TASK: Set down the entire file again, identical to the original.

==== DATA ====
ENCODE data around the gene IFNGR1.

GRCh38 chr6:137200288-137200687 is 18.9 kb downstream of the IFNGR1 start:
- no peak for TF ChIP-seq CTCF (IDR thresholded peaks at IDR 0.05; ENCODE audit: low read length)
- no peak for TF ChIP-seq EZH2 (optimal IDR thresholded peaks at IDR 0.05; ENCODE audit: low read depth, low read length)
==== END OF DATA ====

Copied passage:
ENCODE data around the gene IFNGR1.

GRCh38 chr6:137200288-137200687 is 18.9 kb downstream of the IFNGR1 start:
- no peak for TF ChIP-seq CTCF (IDR thresholded peaks at IDR 0.05; ENCODE audit: low read length)
- no peak for TF ChIP-seq EZH2 (optimal IDR thresholded peaks at IDR 0.05; ENCODE audit: low read depth, low read length)